Things went well on the day of the Lumpectomy. I didn’t know what to expect, as the only other surgery in my lifetime had been a tonsilectomy at the age of 9. So, I was a bit nervous on the outset; but, the staff was very good at explaining the process and putting me more at ease.
It all took a bit longer than expected, but still pretty smooth all-together. The hardest part for me was the first procedure I had to endure. Before the surgery, I had to go to Radiology and have my right breast compressed in a mammogram machine for about an hour while they inserted 2 guideline wires for the surgeon. The insertion of the wires themselves were not too bad because they numbed me for that. But, the compression part was extremely painful, and I was in tears. After a little while, I sort of adjusted to the pain. Then, the numbing for the wire insertion helped also. But, it was still a very uncomfortable procedure. I sure was glad when that was over!
For the surgery, I was completely "knocked out" and don't remember a thing after being rolled down the hall. I woke up to some pain of about 4-5 on the scale of 10, but nothing that the pain meds didn't help. They made an incision around the areola, then went up under the skin to cut out the cysts and the surrounding tissue that had the calcifications. I was very sore and swollen, but not in major pain. I was told to wear a compression bra for at least a week, and was not allowed to lift more than 10 lbs.
The WAITING began again as we then waited for more results and were told we would have them in a few days time (Remember, the day of the surgery was Tuesday, November 6th). However, the weekend came and went and we did not hear anything. We figured no news was good news, and was expecting they would wait to talk with us at the follow-up appointment on the 14th.
But.... while I was at an Avon party on the evening of the 13th, the surgeon himself called and talked to my husband about the results. He wanted to sort of give us a "heads up" about what we would be discussing at the appointment the next day, and the news was not encouraging. When I arrived home from the party, David took me to our room to reveal the lump had a little bit of everything in it: fibrous tissue, cysts, extensive DCIS (the non-invasive cancer cells), as well as some INVASIVE cancer. It was a definite shock, to say the least, as we were only expecting maybe some mild-moderate DCIS. The reason it took so long to get the results is because the doctor was shocked by them also and had them sent out a couple more times for testing, just to be sure of what it was.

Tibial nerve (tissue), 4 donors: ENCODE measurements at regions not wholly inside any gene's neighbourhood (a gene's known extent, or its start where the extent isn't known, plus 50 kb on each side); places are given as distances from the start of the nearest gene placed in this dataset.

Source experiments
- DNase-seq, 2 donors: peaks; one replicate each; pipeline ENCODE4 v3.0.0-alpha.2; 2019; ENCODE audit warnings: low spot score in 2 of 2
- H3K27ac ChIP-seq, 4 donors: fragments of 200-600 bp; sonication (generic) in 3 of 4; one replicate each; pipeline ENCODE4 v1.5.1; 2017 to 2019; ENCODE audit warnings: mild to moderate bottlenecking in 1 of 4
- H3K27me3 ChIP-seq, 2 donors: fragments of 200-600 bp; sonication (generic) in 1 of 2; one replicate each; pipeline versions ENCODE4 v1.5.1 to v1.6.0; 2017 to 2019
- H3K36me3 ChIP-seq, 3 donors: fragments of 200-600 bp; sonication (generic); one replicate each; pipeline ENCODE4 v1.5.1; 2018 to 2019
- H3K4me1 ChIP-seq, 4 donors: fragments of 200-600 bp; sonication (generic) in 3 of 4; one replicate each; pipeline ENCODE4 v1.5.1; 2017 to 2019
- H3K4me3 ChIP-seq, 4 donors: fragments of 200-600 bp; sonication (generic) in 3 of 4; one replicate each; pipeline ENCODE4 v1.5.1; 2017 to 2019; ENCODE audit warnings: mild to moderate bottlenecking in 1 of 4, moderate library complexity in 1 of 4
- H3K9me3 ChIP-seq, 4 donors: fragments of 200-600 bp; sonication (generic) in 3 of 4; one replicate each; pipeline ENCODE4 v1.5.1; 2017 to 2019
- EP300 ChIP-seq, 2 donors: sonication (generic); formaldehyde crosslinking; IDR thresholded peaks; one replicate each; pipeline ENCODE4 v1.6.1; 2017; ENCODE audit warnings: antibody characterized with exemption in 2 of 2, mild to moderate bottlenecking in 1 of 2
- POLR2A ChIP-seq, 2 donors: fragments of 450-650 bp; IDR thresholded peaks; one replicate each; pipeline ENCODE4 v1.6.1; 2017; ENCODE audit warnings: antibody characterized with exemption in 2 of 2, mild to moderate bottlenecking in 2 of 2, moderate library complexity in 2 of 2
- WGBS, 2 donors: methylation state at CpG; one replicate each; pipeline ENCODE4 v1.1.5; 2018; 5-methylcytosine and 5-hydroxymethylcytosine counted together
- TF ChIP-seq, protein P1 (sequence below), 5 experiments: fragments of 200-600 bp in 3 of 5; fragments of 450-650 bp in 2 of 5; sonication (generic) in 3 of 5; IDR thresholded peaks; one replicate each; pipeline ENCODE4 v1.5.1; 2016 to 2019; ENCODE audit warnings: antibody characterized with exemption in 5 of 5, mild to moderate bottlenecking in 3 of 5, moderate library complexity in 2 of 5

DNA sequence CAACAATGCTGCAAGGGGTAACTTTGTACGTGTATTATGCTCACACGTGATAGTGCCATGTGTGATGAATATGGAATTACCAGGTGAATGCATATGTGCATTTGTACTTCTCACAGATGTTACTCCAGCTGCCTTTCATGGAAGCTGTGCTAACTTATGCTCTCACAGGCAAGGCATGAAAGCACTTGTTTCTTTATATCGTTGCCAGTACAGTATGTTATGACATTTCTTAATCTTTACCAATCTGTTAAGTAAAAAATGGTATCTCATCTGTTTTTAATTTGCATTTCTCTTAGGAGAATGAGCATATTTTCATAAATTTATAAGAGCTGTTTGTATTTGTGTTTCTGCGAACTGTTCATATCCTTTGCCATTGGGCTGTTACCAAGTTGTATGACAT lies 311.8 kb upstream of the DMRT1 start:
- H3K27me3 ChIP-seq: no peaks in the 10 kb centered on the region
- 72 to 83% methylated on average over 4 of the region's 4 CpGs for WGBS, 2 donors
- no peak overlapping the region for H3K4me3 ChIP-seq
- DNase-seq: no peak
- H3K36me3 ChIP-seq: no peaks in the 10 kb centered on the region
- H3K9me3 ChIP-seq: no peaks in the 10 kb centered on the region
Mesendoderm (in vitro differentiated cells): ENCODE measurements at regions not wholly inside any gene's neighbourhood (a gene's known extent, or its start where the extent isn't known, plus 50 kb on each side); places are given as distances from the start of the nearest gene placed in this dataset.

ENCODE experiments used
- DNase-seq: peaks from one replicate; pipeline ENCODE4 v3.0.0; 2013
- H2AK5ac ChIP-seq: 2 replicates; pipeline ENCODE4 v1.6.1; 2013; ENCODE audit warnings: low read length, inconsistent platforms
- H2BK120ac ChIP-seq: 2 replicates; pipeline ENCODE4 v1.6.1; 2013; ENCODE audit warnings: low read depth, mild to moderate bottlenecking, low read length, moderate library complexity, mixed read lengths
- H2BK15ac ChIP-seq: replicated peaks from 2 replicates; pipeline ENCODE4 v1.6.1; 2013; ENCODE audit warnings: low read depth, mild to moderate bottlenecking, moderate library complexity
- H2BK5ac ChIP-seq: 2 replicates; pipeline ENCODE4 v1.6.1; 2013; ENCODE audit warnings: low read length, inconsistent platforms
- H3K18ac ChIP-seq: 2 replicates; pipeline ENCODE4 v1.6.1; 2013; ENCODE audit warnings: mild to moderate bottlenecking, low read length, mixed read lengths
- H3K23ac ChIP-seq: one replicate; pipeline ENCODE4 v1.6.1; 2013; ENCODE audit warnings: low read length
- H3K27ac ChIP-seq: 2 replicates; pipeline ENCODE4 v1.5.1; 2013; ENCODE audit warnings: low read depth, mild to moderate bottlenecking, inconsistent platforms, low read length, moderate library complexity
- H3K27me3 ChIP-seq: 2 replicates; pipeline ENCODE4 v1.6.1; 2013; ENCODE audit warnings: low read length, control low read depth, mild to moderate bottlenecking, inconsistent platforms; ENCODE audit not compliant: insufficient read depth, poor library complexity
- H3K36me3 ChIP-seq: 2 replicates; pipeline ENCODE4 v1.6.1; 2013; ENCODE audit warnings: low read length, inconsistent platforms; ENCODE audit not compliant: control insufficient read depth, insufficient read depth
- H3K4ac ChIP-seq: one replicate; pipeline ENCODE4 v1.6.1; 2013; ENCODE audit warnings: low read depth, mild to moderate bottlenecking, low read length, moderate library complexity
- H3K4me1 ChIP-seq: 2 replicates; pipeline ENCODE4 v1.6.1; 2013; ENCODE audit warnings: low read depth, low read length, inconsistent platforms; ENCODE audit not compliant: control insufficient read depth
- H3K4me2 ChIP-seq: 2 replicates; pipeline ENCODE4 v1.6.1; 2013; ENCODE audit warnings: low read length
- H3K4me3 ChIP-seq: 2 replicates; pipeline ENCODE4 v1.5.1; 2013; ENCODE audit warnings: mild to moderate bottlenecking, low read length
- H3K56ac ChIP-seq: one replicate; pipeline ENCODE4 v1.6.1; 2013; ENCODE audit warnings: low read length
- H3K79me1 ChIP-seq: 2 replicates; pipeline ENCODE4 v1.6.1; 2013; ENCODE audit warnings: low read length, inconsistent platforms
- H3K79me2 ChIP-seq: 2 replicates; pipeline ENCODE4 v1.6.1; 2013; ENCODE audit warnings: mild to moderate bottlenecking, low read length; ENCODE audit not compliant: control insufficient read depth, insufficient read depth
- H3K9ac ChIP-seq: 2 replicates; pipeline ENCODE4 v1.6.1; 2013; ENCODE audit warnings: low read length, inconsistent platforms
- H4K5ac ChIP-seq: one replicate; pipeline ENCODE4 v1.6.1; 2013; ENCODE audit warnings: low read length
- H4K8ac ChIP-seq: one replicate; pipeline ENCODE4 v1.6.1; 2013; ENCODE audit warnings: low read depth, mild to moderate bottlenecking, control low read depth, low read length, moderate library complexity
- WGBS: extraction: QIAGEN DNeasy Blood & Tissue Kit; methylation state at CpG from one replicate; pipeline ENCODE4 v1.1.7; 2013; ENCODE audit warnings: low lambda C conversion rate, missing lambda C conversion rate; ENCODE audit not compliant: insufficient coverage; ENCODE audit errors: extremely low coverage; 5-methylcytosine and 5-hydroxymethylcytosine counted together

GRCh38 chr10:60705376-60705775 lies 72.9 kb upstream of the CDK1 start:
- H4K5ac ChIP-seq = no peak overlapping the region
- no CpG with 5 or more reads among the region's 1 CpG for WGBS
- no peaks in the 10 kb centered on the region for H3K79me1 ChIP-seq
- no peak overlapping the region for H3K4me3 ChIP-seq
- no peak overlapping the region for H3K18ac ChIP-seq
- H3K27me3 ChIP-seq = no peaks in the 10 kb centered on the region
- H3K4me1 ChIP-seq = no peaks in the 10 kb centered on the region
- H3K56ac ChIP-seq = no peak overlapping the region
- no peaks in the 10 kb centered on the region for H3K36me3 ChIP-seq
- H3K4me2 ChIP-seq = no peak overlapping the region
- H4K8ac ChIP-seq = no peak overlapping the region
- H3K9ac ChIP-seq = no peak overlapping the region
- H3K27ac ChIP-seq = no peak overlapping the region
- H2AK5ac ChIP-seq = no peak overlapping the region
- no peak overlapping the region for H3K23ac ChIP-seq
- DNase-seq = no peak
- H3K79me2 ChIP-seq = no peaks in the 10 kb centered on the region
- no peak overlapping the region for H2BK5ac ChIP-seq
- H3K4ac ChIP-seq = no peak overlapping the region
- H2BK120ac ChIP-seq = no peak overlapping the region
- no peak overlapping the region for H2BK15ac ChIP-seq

The surgeon spent a good amount of time with us at the appointment the next day, explaining what we were looking at. The invasive cancer was about 2 cm in size, and it did not show up on mammograms, etc. That is why it was a surprise to him. He said (and here’s the Lord’s intervention I was talking about in PART 3 of this journey) he could have very easily missed the invasive cancer if he had done the needle biopsy, since he did not see it on the mammogram. The pathology report said the tumor was grade 3 out of 3 and was Estrogen Receptor Positive (ER+). He believed he got all of "the bad stuff" out, but that did not mean there wasn’t still cancer somewhere else in the body, including the lymph nodes. We also still had the DCIS interspersed throughout the tissue that he didn’t believe was all gone, due to the margins of the removed tissue not being clean and clear within a certain distance.
So... we were referred to an Oncologist - one who works closely with our surgeon and is also very good and thorough. We would find out what the next step was to be while seeing him on November 21st.
After this visit, we were shocked and somewhat in denial as we tried to process it all, but continued to trust in the Lord for guidance and strength. We knew He was still there holding our hands. We just weren't sure which direction he was taking us in yet.
As the picture details...a long road; with many bumps (and sometimes lumps)...but a road that leads us on. Thank you for sharing with us and even teaching us about your time here with cancer.ReplyDelete
We understand this is not easy, but we appreciate it.
O, its very hard! So sorry for you and yours it was really cancer!ReplyDelete